A coworker who enjoys sending upbeat word-art to perk up our team attached this cute cat picture to an email recently, and my first thought was that it would be just right for a Nurturing Thursday post:

Cat picture word-art that says "Kindness is difficult to give away because it keeps coming back." 

When I started writing this entry, though, I wasn’t sure how to relate it to anything I had done this week. My workdays had been pretty quiet, and it didn’t seem like I had given away much kindness or that anything in particular had come back—at least, not that I could think of. Mainly, I’d been trying to get more sleep and to give virtual hugs to my insecure younger self whenever random memories of old mistakes came to mind.

Then I realized that kindness to oneself is central to Nurturing Thursday, so it was just right after all!

Nurturing Thursday was started by Becca Givens and seeks to “give this planet a much needed shot of fun, support and positive energy.” Visit her site to find more Nurturing Thursday posts and a list of frequent contributors.

My husband always does the mowing, while I am responsible for anything that grows in the yard and is not grass. Planting annual flowers in the spring is fun, but weeding—not so much. It didn’t really bother me at our previous house, which had well-established perennial flowerbeds and very few weeds. When we moved to this house, though, the neighborhood still had several vacant lots, and plenty of thistle seeds and other annoying weeds blew into the yard.

Digging those thistles out of the flowers often left me feeling achy the next day, unlike when I did the easier gardening at the other house. I started to wonder if I was getting sore because I was older. After all, I was turning 40, which had seemed quite far in the future when we were 30 and moved into the previous house. As time went by and I got busier with such things as the kids’ sporting events, I rushed through the weeding, with the mindset that it was a miserable chore and probably would always give me aches and pains.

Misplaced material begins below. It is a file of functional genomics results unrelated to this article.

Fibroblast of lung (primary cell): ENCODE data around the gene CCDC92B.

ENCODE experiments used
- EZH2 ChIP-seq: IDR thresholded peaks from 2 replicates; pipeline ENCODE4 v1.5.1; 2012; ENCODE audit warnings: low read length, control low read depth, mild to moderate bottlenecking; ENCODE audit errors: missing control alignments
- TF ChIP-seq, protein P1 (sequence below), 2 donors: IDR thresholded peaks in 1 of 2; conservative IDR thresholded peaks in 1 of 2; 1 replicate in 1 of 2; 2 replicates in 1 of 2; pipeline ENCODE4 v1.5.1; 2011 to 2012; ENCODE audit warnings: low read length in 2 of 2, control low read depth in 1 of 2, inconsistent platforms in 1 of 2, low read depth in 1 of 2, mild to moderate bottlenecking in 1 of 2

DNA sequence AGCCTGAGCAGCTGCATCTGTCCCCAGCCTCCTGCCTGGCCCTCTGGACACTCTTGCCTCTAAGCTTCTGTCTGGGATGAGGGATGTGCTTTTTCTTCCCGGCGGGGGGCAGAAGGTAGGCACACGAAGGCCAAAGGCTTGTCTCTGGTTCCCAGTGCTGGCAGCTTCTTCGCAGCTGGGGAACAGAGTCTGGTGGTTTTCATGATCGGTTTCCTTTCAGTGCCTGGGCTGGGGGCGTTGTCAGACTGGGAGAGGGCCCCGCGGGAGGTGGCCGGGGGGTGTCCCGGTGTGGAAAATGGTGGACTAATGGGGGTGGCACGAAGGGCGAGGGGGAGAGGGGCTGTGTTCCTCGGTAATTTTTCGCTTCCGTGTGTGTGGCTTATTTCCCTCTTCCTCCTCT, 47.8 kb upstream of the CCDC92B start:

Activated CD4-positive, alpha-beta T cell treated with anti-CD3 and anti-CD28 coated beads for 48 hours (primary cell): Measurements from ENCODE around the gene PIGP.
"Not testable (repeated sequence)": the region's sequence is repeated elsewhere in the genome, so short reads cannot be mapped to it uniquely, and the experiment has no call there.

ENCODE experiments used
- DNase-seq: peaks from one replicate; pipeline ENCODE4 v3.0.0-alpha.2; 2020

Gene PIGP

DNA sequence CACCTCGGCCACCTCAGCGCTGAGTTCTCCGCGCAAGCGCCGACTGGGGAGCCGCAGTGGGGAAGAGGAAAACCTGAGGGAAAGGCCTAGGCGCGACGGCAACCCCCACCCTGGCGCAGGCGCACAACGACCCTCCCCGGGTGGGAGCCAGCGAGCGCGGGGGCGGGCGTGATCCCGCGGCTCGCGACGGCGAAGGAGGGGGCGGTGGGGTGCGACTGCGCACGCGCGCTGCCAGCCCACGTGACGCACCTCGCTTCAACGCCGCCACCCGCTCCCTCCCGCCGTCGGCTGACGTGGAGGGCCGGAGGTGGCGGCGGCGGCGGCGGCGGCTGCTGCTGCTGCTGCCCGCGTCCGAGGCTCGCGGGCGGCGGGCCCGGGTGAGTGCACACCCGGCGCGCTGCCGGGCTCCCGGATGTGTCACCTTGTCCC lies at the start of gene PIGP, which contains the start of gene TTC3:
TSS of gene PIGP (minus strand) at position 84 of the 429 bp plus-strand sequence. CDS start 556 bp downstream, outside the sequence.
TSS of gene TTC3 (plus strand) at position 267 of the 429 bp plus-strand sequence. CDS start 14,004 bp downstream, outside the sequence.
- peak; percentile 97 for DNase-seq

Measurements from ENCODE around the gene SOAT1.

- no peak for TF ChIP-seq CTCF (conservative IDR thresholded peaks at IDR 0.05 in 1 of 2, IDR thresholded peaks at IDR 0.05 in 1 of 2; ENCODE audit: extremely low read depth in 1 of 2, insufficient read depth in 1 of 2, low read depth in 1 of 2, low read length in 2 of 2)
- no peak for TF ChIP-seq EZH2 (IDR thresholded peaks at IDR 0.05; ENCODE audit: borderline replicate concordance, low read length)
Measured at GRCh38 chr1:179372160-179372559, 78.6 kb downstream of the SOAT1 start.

This year, however, I decided to test the hypothesis that whatever aches I got were caused mainly by too much rushing around, rather than anything to do with my age. I did some weeding on Saturday while my husband mowed the lawn. Instead of rushing through it, I slowed down, taking a little time to walk around and stretch every few minutes. I also alternated weeding with a little pruning, so that I wasn’t in the same position the whole time.

A more leisurely pace didn’t actually take much longer; my husband was putting away the lawnmower at about the same time I finished the weeding. I felt fine afterward and spent a few minutes browsing through and uploading Creative Commons photos to the library for my art display. I particularly liked the photo shown below, entitled “Old Loggers Path.” I’m sure that must mean an old path used by loggers, but it gave me a mental image of a group of brawny guys with gray beards walking along carrying axes.

Loggers' path with sunlight filtering through tall trees.

(Photo credit: Nicholas A. Tonelli)

When I woke up on Sunday morning I wasn’t at all sore. I had to conclude that I would have avoided years of aches from weeding if I’d taken the time to consider possible causes and solutions. It seems simple enough in hindsight, but our culture doesn’t encourage a mindful approach to health. Instead, the prevailing assumption is that the body naturally falls apart as we get older and there’s not much to be done about it.

While it’s certainly true that the body, like a machine, sustains some amount of wear and tear as time passes, I suspect that much of what gets attributed to age is not really inevitable. Sometimes, all that’s needed is to make a few improvements in maintenance.